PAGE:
Discussion of the Justice Department’s indictment of former president Donald Trump has mostly focused on the legal and political merits of the charges. This misses the reality of what happens in a criminal trial. The case will come down to one thing: jury selection.
In the United States, prospective jurors go through a rigorous screening process called voir dire, during which they answer both written and oral questions about their background, knowledge of the case and people involved, and other issues. The prosecution or defense can request that the court strike jurors from the panel for cause—if, for example, one says that he couldn’t be impartial regarding Trump or is personal friends with the prosecutor. Even after the number of potential jurors has been whittled down with “for cause” strikes, each side gets to remove an additional number with “peremptory strikes,” which allow exclusion for any reason (provided it is not based on a constitutionally restricted ground, like race). After all these strikes, a final jury of 12 people plus alternates is seated to hear the case.
This procedure is fairly straightforward in most cases. But in United States v. Donald Trump, jury selection is going to be tricky for both prosecution and defense. Trump’s high profile, the strong feelings he engenders, and the political sensitivity of the case mean that picking jurors will be like navigating a minefield.
Trump once famously stated, “I could stand in the middle of Fifth Avenue and shoot somebody, and I wouldn’t lose any voters.” He continues to enjoy great loyalty and influence among some parts of the electorate. If such voters wouldn’t change their minds about Trump based on shooting somebody, they are unlikely to convict him based on failing to return confidential documents. Some might recall that rival politicians, such as Joe Biden, Mike Pence, and Hillary Clinton, were not prosecuted for similar offenses. The prosecution will seek to find those potential Trump-can-do-no-wrong jurors and strike them from the panel.
On the other side of the aisle, many voters loathe the former president. Regular consumers of, say, MSNBC or CNN, or readers of the Washington Post or other progressive media outlets, would have little problem convicting Trump of any technical violation of the law, as they have believed for the last eight years that he is a potent threat to democracy. Trump’s lawyers will be desperate to keep any such Trump-is-evil-incarnate jurors from making it to the final 12.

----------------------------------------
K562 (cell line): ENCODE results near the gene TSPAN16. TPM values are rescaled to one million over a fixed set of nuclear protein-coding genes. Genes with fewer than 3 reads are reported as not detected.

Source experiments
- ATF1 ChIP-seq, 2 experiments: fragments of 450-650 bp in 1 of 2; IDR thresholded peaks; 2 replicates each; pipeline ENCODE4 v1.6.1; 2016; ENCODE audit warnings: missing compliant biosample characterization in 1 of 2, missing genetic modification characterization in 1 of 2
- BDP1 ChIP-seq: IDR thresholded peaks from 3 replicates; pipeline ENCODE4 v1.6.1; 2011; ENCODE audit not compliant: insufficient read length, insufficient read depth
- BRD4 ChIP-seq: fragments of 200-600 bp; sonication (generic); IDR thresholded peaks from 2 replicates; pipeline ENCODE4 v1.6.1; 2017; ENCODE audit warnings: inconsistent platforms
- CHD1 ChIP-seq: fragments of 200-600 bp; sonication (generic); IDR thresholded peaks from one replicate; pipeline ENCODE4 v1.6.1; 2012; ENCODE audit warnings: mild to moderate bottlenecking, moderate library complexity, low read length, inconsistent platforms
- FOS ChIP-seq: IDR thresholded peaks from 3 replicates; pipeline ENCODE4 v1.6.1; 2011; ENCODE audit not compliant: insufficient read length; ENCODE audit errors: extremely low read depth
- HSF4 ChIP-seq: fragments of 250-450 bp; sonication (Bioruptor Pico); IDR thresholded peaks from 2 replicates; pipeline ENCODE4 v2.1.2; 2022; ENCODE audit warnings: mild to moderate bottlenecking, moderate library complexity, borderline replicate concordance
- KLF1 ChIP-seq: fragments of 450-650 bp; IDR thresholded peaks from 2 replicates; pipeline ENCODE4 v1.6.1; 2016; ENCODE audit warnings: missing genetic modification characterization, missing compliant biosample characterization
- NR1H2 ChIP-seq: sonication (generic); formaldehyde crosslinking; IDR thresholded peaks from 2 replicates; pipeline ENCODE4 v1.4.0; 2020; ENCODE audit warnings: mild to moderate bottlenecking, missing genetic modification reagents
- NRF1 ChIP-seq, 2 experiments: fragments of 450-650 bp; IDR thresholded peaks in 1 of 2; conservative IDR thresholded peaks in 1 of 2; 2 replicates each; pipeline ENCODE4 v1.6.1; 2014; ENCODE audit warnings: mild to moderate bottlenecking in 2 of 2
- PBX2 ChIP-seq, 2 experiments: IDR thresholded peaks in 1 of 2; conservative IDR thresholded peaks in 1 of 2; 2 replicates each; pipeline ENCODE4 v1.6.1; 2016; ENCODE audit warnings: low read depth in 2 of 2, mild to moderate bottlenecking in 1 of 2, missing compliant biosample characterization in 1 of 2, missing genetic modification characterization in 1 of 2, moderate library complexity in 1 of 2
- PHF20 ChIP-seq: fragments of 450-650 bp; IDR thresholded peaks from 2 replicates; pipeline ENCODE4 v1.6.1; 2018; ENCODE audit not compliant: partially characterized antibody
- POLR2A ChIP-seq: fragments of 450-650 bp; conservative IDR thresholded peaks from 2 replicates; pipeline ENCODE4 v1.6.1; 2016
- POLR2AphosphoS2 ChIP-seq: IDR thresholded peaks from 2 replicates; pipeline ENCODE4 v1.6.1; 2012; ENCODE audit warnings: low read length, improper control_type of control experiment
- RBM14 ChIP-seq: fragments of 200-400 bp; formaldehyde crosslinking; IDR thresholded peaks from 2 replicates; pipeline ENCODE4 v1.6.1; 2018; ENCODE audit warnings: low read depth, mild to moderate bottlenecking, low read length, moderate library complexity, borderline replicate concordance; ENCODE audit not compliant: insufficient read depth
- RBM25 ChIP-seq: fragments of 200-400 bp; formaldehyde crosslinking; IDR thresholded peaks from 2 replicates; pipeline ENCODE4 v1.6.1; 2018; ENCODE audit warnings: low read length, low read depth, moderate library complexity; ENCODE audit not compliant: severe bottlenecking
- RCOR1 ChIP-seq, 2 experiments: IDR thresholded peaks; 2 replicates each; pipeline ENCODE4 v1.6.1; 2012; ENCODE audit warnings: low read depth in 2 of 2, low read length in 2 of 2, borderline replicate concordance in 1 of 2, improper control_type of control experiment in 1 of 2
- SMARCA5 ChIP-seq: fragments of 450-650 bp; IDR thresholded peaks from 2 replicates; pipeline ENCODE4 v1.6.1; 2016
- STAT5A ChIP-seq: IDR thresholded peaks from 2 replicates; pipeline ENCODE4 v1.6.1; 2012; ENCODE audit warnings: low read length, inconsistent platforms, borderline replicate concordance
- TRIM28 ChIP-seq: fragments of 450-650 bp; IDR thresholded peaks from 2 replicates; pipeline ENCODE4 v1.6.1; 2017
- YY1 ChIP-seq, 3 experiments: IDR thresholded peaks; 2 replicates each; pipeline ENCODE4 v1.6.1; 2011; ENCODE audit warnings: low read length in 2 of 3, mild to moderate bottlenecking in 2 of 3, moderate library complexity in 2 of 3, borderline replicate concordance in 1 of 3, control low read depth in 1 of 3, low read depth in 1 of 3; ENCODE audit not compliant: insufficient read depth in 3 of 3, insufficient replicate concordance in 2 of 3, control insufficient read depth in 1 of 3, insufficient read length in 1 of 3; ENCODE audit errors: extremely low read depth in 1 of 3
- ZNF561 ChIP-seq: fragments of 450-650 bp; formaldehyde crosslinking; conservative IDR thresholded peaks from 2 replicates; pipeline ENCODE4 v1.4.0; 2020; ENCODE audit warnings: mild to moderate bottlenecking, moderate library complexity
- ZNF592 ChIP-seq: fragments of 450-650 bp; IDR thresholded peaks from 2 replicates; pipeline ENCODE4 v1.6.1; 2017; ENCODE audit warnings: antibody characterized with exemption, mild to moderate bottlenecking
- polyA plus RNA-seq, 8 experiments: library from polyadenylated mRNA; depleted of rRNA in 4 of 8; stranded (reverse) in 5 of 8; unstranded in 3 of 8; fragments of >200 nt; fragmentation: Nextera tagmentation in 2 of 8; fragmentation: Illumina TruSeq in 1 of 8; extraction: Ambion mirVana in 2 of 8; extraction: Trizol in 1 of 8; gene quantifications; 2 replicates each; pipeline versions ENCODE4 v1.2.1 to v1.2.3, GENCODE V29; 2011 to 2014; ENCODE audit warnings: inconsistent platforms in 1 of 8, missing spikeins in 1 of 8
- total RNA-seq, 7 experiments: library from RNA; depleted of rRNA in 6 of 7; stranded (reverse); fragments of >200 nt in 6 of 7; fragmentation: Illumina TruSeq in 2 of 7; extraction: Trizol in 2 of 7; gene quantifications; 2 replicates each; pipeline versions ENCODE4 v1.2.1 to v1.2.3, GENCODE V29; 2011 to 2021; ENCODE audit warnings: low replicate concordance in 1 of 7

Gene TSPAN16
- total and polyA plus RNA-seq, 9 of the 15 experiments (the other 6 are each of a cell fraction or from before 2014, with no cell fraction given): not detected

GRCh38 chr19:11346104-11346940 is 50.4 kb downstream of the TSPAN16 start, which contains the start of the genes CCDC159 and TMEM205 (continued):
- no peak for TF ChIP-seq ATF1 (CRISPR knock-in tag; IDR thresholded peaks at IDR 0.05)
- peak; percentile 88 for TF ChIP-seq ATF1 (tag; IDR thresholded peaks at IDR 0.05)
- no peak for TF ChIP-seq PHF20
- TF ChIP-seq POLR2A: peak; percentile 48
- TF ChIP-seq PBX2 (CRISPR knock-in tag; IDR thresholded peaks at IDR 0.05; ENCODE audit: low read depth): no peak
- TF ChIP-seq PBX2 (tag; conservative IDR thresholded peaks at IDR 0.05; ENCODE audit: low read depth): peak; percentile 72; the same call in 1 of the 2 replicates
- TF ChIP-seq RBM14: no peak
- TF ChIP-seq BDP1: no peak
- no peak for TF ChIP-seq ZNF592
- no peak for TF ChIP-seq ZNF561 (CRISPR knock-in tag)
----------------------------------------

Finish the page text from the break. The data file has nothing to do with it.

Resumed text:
The problem is that both types of potential jurors know exactly the role that they could play in deliberating on Trump’s fate, and they may be tempted to hide their true positions during voir dire. In death penalty cases, experienced prosecutors know that it is not unheard of for jurors adamantly opposed to the death penalty to try to get on the jury by moderating their responses during the jury selection process, exposing their true beliefs only when it comes time to vote on a verdict. Pro-Trump and anti-Trump prospective jurors may have the same inclination to disguise their actual views in order to make sure that their voice gets heard come decision time.
That the trial will unfold in the Southern District of Florida deepens the challenge. That district runs from Ft. Pierce through Miami to the southern tip of the Florida Keys, and includes remarkable social, economic, and ethnic diversity. Jurors from Broward County (64 percent for Biden in 2020) will be mixing with jurors from Martin County (62 percent for Trump). The always-unpredictable residents of the Conch Republic in the Keys will be represented, as will the glitz and glamor of Miami and South Beach.
In the American criminal-justice system, votes for conviction must be unanimous. If only one resolutely pro-Trump or anti-Trump juror slips onto the final jury panel, gaining unanimity may be close to impossible. A jury that can’t reach a unanimous decision is known, of course, as a “hung jury.” A jury hell-bent on conviction is known as a “hanging jury.” Which kind of jury will be selected for the trial of the first former president to be indicted by the United States? Nothing should surprise Americans at this point.